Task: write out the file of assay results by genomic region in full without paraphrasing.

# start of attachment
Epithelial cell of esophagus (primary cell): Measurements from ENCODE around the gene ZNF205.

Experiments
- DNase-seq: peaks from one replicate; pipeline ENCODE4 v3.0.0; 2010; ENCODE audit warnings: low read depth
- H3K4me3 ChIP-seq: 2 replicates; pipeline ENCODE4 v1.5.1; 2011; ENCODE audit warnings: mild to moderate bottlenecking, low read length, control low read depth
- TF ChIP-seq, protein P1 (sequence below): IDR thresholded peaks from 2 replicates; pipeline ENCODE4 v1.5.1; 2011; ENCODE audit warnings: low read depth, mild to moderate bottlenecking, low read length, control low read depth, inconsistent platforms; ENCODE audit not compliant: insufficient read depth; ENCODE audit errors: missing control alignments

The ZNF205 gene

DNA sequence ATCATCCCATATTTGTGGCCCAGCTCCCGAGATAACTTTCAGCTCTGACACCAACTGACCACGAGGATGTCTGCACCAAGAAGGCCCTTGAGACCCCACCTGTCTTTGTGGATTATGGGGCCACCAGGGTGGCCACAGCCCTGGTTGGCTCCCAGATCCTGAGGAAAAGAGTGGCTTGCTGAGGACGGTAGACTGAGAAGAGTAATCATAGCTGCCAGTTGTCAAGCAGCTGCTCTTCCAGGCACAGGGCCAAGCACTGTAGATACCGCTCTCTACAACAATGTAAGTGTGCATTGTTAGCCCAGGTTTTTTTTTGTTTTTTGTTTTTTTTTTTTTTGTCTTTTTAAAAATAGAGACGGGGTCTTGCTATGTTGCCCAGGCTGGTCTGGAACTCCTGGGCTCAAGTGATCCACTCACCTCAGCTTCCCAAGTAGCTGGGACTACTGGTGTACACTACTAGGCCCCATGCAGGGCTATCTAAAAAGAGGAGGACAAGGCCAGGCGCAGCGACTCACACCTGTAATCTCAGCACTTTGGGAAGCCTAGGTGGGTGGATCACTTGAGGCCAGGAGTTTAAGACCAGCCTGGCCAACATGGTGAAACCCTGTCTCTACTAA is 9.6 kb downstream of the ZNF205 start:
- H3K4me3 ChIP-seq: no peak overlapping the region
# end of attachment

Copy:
Epithelial cell of esophagus (primary cell): Measurements from ENCODE around the gene ZNF205.

Experiments
- DNase-seq: peaks from one replicate; pipeline ENCODE4 v3.0.0; 2010; ENCODE audit warnings: low read depth
- H3K4me3 ChIP-seq: 2 replicates; pipeline ENCODE4 v1.5.1; 2011; ENCODE audit warnings: mild to moderate bottlenecking, low read length, control low read depth
- TF ChIP-seq, protein P1 (sequence below): IDR thresholded peaks from 2 replicates; pipeline ENCODE4 v1.5.1; 2011; ENCODE audit warnings: low read depth, mild to moderate bottlenecking, low read length, control low read depth, inconsistent platforms; ENCODE audit not compliant: insufficient read depth; ENCODE audit errors: missing control alignments

The ZNF205 gene

DNA sequence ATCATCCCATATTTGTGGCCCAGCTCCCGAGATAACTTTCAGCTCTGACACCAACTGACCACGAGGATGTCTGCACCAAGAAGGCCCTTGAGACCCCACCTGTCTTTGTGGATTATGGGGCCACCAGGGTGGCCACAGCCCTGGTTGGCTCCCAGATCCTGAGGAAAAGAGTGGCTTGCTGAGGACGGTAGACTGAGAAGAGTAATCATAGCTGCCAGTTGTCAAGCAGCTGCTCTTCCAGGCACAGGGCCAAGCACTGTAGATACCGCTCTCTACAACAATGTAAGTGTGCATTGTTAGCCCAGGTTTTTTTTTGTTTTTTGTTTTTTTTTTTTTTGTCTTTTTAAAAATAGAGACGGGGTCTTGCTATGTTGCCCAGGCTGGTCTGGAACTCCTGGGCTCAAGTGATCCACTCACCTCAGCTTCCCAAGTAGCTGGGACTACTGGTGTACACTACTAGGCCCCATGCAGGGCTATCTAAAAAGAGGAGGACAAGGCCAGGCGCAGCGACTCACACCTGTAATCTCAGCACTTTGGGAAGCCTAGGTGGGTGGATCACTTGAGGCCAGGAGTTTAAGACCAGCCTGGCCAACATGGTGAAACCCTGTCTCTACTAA is 9.6 kb downstream of the ZNF205 start:
- H3K4me3 ChIP-seq: no peak overlapping the region